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Laissez les bon temps rouler! Let the good times roll! It’s Mardi Gras time and if you’re not throwing back a whisky or some cold brew, you may be on the search for some vino that pairs with your Mardi Gras eats. Cajun and Creole cuisine can be tricky to pair as there are a myriad of flavors at work. Sometimes there’s a great deal of spice involved while other times you’re dealing with gravies (“roux” says the Louisiana folks) and heavy sauces. But no matter the cuisine, with a little thought and patience, there are many wines for Mardi Gras.

King Cake

Traditional King Cake

This annual tradition is as much a part of the Mardi Gras season as all those handfuls of beads that you collect. Find the baby hidden inside and you are responsible for buying next year’s cake. And yet, my kids never pony up! The thing to remember about pairing wine with dessert is that the wine should be sweeter than the dessert. And as the flavor intensity in the dessert increases, so should the intensity in the wine. In that vein, I’ve paired the ultra sweet versions that are filled with cream cheese, strawberry, etc. with fortified wines like like Muscat from Australia’s Barossa Valley or Madeira. But my favorite wine pairing consists of sweeter, floral sparkling wines like Moscato d’Asti or even Prosecco as the bubbles give the rich, sweet cake some lift. Want a red wine? Go with Brachetto from Piedmont, which is a sweet fizzy red wine.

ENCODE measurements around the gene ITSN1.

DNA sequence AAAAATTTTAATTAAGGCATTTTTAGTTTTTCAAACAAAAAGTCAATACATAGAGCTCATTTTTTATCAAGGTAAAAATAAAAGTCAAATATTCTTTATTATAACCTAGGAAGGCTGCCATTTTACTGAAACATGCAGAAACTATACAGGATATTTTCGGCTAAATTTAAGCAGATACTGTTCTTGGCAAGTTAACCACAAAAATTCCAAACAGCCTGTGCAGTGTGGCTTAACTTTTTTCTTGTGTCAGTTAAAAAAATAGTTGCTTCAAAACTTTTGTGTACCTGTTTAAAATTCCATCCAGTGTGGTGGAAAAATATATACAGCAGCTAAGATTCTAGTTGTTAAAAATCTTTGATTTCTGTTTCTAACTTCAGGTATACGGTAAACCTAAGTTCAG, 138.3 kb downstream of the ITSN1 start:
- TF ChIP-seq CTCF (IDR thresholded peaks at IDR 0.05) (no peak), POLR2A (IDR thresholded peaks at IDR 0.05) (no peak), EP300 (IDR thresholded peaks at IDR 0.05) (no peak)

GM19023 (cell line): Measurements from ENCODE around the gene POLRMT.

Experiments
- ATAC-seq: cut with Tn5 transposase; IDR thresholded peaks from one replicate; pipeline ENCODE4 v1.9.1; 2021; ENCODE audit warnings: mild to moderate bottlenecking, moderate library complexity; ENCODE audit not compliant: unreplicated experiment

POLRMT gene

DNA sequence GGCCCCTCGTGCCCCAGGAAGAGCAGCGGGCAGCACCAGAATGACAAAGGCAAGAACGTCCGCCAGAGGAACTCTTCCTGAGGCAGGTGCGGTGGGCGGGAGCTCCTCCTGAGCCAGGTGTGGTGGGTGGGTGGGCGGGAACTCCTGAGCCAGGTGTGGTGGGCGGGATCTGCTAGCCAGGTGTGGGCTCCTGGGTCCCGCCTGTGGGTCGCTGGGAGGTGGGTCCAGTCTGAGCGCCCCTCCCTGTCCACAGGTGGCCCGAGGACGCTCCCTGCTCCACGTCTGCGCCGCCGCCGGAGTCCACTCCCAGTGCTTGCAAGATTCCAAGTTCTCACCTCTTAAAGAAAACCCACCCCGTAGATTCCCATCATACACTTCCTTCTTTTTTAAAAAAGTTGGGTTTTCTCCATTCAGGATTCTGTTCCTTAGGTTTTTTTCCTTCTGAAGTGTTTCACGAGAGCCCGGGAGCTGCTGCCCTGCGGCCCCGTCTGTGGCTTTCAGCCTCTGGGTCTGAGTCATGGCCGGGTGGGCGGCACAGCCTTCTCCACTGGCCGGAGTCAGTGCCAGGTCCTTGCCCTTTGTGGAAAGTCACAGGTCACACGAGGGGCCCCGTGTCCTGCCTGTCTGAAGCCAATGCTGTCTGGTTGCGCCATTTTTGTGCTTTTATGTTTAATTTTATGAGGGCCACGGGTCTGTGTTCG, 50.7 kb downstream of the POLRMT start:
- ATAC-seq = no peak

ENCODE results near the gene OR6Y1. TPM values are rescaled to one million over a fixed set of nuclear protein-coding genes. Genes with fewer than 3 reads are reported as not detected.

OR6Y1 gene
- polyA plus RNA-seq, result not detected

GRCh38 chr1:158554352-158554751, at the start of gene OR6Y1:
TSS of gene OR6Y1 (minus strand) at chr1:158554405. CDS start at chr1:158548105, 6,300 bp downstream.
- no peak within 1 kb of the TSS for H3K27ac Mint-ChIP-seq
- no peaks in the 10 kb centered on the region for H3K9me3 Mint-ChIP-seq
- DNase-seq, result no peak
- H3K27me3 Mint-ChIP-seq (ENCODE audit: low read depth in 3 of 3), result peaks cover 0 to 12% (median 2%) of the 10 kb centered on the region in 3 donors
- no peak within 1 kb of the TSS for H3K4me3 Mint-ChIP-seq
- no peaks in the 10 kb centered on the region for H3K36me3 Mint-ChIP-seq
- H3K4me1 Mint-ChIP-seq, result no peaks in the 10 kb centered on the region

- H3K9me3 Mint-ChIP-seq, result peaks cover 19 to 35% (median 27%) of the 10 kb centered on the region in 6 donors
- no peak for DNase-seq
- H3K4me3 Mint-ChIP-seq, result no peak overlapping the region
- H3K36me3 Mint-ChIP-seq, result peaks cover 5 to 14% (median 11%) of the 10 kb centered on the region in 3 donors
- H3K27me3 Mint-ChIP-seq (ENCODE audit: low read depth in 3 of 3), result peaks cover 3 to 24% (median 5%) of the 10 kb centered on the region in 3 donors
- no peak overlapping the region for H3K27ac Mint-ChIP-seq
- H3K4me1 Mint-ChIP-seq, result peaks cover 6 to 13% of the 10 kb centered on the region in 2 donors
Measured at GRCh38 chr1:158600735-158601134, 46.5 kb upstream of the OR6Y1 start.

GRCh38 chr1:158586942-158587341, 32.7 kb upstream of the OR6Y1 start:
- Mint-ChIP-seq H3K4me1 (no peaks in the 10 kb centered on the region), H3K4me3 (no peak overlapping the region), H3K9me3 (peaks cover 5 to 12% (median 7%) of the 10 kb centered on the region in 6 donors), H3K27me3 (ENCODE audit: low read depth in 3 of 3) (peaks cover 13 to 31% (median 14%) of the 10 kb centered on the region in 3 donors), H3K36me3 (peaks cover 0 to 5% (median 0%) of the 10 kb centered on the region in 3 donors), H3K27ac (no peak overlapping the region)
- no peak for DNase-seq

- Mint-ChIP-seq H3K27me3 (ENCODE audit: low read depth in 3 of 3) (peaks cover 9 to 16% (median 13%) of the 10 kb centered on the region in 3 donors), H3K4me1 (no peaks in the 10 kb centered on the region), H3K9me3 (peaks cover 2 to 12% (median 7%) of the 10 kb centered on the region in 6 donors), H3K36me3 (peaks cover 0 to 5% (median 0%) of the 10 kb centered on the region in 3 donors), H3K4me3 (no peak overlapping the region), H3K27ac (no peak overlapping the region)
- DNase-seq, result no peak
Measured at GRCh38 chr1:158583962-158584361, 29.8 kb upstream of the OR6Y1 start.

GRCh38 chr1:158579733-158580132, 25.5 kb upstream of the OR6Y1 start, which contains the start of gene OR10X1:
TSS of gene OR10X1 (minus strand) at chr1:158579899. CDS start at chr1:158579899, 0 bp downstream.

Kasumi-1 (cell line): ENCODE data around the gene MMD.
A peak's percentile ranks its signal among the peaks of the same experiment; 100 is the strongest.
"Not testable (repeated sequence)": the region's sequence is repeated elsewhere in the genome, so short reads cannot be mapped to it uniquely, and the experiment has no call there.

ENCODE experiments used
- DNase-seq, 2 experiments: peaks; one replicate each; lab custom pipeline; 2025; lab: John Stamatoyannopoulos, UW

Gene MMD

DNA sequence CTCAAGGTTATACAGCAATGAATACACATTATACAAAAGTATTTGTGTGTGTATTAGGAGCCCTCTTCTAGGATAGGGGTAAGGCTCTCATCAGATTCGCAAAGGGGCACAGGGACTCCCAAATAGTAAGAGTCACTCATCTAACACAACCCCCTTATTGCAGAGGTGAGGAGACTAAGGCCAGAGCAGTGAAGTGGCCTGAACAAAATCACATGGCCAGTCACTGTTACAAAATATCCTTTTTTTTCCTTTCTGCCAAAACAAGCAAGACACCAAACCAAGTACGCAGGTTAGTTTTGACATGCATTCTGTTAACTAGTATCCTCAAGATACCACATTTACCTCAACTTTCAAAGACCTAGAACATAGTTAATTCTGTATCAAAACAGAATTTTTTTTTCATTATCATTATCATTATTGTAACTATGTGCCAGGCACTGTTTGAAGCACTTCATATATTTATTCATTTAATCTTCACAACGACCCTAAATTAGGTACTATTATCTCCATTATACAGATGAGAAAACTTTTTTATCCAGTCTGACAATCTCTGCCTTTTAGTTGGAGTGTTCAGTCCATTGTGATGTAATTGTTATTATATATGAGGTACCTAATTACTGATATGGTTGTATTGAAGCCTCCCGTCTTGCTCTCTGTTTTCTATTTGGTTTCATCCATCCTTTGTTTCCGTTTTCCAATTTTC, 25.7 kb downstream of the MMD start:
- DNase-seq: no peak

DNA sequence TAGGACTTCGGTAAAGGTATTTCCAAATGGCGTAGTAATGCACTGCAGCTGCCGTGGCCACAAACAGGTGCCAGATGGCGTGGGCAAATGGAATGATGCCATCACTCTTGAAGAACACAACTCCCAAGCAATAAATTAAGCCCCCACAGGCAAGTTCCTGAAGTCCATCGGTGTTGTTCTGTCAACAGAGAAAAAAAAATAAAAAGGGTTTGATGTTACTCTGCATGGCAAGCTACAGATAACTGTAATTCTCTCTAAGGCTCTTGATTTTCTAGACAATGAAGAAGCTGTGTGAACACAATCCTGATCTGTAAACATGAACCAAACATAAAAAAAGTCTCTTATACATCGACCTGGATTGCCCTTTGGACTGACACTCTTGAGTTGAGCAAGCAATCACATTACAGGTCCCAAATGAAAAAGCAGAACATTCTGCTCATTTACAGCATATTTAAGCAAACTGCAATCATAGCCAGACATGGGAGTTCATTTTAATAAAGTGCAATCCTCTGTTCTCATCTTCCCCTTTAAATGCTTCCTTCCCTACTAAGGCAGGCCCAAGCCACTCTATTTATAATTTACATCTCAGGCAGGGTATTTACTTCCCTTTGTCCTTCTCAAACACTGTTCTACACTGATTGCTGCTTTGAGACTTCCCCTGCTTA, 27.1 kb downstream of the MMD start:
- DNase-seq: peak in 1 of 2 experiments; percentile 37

Crawfish Étouffee

Crawfish Etouffee with a variety of wines

Crawfish Étouffée is made in a myriad of styles and variations, but a common feature – other than the crawfish – is that it packs some heat (whether you add a touch of spice or go all out). I make mine with onions caramelized in butter, along with cayenne, black, and white pepper in addition to other seasonings and spices. Like spicy Asian and Indian cuisines, dishes such as this generally play well with aromatic white wines, whether they are dry or off-dry. Alsatian Riesling, Vouvray, Viognier and Torrontes all offer up floral and honey aromas and flavors that can combat the heat in a typical étouffée. A fruit forward Rosé would also work here. I know we like our red wines, but I’d skip it in this case.

Gumbo

Traditional Gumbo

The official “soup” of Louisiana, gumbo is a staple in our house. We usually end up making two efferent pots because Mr. Corkscrew only likes chicken (or duck) and sausage in his, but I like to add seafood to mine (in addition to the chicken and sausage). Back in the day, I would pop open an ice cold beer, but given then I don’t drink beer much anymore, I definitely had to find a wine to pair. After some trial and error, I have found that a Bordeaux Blanc style wine is a great pairing. But you need both the Sauvignon Blanc and the Semillon for the pairing to work. The Sauvignon Blanc and the Semillon offer crisp, mineral notes and richness respectively, each doing its job in pairing with the components of the gumbo – the roux being the most important – and most difficult to pair. I’ve also enjoyed gumbo with Riesling, particularly if it has a little heat, but the white Bordeaux style wine is definitely my favorite.

Red Beans & Rice